wood ash lye soap

Make Your Own Wood Ash Lye Soap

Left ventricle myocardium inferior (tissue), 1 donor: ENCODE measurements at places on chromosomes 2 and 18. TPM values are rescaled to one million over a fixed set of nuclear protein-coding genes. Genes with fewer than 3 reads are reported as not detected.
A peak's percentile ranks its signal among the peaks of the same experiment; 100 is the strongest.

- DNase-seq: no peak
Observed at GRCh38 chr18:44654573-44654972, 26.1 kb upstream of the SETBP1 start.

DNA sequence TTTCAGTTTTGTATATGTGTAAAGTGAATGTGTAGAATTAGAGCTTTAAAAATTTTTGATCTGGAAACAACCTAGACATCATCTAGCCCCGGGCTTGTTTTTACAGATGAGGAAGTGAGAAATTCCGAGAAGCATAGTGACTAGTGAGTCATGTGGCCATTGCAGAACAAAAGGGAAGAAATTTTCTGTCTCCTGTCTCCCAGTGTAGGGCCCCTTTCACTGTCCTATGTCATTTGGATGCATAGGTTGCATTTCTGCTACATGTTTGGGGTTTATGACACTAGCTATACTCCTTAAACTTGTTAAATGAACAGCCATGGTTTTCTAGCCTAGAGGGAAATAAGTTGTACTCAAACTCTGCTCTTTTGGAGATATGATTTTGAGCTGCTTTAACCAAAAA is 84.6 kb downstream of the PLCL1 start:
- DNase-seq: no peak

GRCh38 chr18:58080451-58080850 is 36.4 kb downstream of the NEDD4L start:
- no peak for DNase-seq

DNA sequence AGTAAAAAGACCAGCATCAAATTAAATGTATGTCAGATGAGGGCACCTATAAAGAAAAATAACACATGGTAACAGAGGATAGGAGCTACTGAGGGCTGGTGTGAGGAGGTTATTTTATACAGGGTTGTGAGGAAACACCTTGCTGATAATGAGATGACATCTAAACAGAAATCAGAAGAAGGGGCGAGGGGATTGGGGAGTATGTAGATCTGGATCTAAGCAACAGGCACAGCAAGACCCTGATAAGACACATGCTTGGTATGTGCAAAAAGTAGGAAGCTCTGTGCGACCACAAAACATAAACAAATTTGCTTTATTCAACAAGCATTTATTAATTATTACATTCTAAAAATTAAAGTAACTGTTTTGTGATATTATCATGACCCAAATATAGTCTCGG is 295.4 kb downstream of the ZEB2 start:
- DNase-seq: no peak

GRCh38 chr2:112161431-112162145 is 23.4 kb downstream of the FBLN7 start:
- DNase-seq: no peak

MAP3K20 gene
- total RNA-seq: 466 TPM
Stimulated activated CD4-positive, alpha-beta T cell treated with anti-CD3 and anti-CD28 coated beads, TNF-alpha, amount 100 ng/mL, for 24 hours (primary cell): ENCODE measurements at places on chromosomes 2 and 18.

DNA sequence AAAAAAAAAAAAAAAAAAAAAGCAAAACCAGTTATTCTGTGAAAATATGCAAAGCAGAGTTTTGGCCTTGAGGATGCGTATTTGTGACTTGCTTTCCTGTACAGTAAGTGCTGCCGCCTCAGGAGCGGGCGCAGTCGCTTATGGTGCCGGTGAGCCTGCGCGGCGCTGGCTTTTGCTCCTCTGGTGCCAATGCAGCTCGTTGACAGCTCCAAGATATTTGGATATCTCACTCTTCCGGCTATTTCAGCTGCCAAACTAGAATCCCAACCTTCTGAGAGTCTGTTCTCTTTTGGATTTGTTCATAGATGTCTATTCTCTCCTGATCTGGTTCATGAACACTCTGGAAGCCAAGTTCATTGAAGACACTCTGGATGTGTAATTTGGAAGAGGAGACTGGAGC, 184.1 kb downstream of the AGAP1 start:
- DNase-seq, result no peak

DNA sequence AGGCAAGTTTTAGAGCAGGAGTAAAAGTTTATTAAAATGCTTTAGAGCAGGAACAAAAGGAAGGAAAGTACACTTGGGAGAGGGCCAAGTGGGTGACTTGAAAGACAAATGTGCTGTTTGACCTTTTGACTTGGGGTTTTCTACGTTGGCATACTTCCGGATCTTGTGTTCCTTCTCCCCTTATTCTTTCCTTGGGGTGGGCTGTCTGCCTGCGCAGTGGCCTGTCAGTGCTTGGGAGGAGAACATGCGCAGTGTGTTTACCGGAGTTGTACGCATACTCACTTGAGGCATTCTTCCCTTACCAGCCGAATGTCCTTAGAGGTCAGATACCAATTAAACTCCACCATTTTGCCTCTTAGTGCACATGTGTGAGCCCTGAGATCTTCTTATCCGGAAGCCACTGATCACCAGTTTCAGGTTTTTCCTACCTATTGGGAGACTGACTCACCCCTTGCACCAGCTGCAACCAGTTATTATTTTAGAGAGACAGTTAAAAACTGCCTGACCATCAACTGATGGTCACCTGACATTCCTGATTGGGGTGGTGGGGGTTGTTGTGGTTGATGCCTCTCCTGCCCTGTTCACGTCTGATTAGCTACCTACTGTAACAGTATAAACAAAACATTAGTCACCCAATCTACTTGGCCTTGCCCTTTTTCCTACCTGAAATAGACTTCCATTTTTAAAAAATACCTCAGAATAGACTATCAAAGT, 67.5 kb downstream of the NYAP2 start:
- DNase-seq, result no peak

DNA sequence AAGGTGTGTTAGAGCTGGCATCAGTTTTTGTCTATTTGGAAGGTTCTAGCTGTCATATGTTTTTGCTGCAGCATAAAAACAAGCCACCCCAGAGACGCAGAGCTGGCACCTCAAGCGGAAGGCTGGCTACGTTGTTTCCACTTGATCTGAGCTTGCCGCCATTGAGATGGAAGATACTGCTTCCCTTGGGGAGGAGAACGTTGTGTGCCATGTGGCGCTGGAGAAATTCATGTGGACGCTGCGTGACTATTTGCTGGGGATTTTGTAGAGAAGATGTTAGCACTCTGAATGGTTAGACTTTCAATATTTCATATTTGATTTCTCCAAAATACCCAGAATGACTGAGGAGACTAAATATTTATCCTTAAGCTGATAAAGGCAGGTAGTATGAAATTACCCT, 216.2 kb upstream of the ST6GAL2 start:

Almost two years have gone by since I originally set out to document our process of making soap from wood ash lye.  I’m not always sure where the time goes and I often don’t have anything tangible to show for it.  We burn wood as our only heating source in the living area of our house, so turning the buckets-full of ashes into something useful just makes sense.  Previously I shared how we make wood ash lye water for soap making and stripping fur from animal hides and finally I have our soap making process picture documented. (that’s the hardest part, haha)  Wood ash lye differs from store bought lye because it is Potassium Hydroxide.  Store bought lye for soap making is almost always Sodium Hydroxide and the difference becomes apparent in the hardness of the bar it produces.  That said, wood ash lye water that has been reduced enough and adulterated with a little salt can still produce a bar soap that is only mildly distinguishable from soap made with sodium hydroxide once it cures.  We use tallow for our soap made with wood ash lye so that it starts off with as firm a base as possible, but there are drawbacks to that.  Tallow does indeed make a harder bar of soap and ranks well on the conditioning scale, but it produces NO bubbles.  To remedy this we add egg yolks so that it has at least a little bit of lather.  I wish I could tell you to read on for a fail proof recipe where you follow steps A, B & C, like for most soap recipes but there are so many variables when making it with home produced ingredients that almost every batch has to be tweaked as I’m sure it also did back in the day.  To make batches of soap like they did in old days really gives you an appreciation for the standardized versions of products that are available now.  I’ll do my best to give you the tools you need to fine tune your soap, but even now sometimes we just wind up using whatever the soap turns out to be.   Your soap has only two “active” ingredients so obviously those are the things that will impact your final product. Which type of wood your ashes are from and how concentrated/reduced you manage to get your lye water are really the basics of coercing potassium hydroxide to make a hard soap instead of a soft soap.   Hardwoods such as oak and hickory make the best ashes for lye and tallow of any kind, beef, deer, bear, etc. will give you the firmest fat base.  Adding salt and egg yolk then helps make up for the qualities the two main ingredients lack.  Remember to think relative to the time period these were used and not expect a bar of current day type soap.  In fact, what we buy in stores today doesn’t really resemble traditional soap at all.  Most of it is made with petroleum based by-products and is technically a detergent… ie: chemically created.  The same is loosely true with commercially produced lye.  If you don’t really care if your soap is in bar form or “jar” form, you can skip the salt and have a wonderful soft soap that you can keep in a lidded pottery jar to be dipped out with your fingers.